Restaurants Urged to Get Proactive on Hepatitis A Outbreak


  • Tennessee Department of Health
State officials notified restaurants and food service businesses earlier this month of a multi-state outbreak of hepatitis A, which has largely been contained here in Middle Tennessee.

Since December, 36 cases of hepatitis A have been confirmed in Davidson County (Nashville), according to the Tennessee Department of Health (TDOH). Ten cases have been confirmed in the Upper Cumberland region east of Nashville.

Statewide, 61 cases have been confirmed since December. Thirty-one people have been hospitalized. No one has died. Only one case has been confirmed in Shelby County since December.
”Hepatitis A is a contagious, vaccine-preventable liver infection that is spread in the feces of infected people,” according to TDOH. “People most at risk for hepatitis A infection in this current outbreak include those experiencing homelessness, people who use drugs recreationally, and close contacts of these groups. Men who have sex with men are also at risk.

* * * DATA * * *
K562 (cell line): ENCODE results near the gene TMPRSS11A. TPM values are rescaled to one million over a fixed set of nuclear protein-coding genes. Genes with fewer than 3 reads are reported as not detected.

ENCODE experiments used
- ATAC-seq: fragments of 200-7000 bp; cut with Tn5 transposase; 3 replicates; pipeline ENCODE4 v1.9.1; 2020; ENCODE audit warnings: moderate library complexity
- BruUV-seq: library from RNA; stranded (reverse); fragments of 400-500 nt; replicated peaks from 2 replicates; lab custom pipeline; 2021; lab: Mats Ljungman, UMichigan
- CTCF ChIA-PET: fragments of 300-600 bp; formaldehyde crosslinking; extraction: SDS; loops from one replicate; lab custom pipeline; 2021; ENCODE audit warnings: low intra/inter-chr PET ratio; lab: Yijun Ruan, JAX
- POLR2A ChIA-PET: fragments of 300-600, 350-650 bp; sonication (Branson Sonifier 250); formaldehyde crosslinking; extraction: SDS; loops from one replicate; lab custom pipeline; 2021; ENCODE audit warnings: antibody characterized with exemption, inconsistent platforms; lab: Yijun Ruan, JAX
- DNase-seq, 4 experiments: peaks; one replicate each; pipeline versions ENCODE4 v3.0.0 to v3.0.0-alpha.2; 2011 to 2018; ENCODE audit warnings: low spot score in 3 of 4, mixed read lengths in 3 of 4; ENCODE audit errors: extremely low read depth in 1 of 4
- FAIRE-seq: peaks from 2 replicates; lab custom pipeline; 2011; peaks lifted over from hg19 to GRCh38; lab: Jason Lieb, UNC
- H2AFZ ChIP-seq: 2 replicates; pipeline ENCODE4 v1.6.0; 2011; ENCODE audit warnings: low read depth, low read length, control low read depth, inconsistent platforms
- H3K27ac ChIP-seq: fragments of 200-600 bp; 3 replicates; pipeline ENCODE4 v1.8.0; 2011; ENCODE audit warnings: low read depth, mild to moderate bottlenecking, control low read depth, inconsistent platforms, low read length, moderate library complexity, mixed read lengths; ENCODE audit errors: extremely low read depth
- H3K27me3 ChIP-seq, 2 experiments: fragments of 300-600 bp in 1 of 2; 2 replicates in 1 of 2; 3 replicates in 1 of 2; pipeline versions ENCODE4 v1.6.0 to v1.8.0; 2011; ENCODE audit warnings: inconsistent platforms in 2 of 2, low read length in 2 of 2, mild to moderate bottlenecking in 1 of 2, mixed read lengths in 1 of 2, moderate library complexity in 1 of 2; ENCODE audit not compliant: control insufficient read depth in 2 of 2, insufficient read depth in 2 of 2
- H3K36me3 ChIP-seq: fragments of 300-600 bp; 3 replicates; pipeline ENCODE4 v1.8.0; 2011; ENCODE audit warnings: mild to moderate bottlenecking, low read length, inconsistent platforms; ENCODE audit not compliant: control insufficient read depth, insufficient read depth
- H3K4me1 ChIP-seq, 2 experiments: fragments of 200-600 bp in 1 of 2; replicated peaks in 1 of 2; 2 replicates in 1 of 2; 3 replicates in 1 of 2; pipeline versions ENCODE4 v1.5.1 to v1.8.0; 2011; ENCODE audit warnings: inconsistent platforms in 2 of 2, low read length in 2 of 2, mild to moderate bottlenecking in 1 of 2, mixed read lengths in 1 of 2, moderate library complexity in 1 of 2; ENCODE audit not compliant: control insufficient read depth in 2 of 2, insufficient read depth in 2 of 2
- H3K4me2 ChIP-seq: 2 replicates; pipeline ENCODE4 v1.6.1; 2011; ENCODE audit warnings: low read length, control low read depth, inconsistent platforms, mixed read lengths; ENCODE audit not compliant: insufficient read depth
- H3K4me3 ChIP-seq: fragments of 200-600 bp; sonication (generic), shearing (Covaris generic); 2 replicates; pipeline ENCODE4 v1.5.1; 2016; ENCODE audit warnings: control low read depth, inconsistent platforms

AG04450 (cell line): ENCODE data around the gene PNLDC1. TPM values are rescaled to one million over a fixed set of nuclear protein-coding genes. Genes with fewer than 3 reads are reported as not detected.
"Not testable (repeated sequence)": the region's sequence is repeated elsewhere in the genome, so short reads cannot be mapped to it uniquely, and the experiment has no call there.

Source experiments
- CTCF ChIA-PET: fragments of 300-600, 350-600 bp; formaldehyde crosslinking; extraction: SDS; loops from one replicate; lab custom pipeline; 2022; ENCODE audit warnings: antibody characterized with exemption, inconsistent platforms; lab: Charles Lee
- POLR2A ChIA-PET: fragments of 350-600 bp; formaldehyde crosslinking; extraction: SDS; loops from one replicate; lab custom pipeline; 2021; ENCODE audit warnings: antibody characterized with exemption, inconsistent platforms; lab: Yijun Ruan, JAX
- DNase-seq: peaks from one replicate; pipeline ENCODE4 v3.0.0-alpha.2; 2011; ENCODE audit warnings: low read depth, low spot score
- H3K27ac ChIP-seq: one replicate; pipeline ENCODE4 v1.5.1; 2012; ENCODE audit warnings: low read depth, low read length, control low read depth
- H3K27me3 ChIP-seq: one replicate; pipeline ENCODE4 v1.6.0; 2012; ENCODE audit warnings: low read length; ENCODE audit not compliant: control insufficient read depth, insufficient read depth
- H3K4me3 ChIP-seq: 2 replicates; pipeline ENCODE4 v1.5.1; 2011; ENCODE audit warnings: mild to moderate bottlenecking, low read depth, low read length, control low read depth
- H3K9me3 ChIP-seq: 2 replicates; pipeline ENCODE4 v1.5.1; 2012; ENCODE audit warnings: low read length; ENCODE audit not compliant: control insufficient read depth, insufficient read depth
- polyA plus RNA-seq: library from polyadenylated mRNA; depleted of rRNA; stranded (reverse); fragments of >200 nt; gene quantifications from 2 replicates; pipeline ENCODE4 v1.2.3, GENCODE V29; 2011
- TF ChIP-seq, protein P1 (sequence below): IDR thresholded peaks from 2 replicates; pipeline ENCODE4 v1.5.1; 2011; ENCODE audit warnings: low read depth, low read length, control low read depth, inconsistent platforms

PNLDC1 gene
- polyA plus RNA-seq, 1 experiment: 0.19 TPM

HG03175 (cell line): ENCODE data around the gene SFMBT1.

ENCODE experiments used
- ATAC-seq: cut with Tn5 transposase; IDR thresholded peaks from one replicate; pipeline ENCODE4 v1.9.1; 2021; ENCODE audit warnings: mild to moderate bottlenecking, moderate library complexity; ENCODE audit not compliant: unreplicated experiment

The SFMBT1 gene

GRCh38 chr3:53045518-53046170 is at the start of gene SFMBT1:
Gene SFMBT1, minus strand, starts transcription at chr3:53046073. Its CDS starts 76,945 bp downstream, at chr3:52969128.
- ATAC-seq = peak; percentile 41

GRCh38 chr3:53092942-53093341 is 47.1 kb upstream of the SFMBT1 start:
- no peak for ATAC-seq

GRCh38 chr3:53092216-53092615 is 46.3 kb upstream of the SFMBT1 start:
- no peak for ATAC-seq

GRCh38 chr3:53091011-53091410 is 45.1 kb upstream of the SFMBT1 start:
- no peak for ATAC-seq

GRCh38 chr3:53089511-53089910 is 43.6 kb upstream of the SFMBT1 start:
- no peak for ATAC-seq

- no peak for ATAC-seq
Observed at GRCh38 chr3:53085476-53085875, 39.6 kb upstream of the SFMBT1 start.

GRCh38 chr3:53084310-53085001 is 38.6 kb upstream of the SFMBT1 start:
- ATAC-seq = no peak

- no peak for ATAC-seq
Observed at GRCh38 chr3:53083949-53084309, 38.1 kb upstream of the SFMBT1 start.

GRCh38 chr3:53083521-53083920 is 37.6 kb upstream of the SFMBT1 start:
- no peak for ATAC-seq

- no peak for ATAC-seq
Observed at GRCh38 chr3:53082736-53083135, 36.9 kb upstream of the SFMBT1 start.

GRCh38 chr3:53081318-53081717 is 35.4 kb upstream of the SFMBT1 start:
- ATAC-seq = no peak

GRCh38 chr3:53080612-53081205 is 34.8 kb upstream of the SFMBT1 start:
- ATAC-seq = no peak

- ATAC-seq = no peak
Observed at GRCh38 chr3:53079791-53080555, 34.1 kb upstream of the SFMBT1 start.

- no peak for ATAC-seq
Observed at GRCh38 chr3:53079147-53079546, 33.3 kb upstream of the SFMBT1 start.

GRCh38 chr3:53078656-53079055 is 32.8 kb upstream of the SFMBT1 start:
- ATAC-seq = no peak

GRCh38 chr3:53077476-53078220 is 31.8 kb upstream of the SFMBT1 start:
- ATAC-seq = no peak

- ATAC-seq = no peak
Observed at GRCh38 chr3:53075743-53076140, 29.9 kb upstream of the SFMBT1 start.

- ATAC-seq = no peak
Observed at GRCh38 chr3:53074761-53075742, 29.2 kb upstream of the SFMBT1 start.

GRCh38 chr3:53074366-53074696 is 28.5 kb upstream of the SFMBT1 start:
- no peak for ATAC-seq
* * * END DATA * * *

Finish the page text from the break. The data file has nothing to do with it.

”Individuals with hepatitis A infection can be contagious for two weeks before and one week after they show symptoms.”
  • Tennessee Department of Health

A note of the outbreak went out to restaurants across the state earlier this month. Officials warned that hepatitis A can be transmitted through food and urged managers to closely follow rules on employee health, proper hand washing, and restrictions on bare-hand contact with with ready-to-eat foods.

Hepatitis A symptoms include yellowing of the skin and eyes, fever, nausea, vomiting, diarrhea, “dark pee, pale poop, stomach pain, tiredness, lack of appetite.”

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